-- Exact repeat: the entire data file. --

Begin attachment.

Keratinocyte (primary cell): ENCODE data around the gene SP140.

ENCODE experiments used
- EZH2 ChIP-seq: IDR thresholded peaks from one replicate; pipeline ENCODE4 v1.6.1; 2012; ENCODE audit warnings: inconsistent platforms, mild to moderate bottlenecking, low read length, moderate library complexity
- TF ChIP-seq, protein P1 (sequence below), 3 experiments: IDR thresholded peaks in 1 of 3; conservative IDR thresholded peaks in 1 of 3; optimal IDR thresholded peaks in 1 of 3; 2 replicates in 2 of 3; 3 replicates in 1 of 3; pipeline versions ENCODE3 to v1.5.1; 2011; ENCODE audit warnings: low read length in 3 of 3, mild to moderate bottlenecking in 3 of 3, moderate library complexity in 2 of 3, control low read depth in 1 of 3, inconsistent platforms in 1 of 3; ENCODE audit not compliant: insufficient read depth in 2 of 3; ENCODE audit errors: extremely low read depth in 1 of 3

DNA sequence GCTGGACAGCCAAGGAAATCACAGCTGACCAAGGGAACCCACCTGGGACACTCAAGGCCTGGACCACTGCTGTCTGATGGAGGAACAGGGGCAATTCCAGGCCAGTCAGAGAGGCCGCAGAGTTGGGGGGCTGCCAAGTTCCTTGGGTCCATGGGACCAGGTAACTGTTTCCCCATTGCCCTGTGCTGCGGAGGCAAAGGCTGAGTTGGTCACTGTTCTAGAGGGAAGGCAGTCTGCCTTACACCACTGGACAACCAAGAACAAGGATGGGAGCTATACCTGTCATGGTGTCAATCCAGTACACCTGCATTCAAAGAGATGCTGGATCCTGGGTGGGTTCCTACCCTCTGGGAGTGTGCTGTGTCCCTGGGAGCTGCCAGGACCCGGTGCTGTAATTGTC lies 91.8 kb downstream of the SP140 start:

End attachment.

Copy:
Keratinocyte (primary cell): ENCODE data around the gene SP140.

ENCODE experiments used
- EZH2 ChIP-seq: IDR thresholded peaks from one replicate; pipeline ENCODE4 v1.6.1; 2012; ENCODE audit warnings: inconsistent platforms, mild to moderate bottlenecking, low read length, moderate library complexity
- TF ChIP-seq, protein P1 (sequence below), 3 experiments: IDR thresholded peaks in 1 of 3; conservative IDR thresholded peaks in 1 of 3; optimal IDR thresholded peaks in 1 of 3; 2 replicates in 2 of 3; 3 replicates in 1 of 3; pipeline versions ENCODE3 to v1.5.1; 2011; ENCODE audit warnings: low read length in 3 of 3, mild to moderate bottlenecking in 3 of 3, moderate library complexity in 2 of 3, control low read depth in 1 of 3, inconsistent platforms in 1 of 3; ENCODE audit not compliant: insufficient read depth in 2 of 3; ENCODE audit errors: extremely low read depth in 1 of 3

DNA sequence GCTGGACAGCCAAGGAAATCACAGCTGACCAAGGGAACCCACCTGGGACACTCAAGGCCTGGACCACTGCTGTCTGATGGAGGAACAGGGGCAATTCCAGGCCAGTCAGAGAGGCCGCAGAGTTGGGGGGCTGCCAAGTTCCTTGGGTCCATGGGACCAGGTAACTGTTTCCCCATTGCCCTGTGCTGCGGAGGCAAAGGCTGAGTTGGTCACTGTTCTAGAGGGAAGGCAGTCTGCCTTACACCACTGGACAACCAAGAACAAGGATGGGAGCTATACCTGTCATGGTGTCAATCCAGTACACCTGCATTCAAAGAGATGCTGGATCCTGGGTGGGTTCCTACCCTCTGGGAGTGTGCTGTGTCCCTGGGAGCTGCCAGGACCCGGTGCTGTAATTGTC lies 91.8 kb downstream of the SP140 start: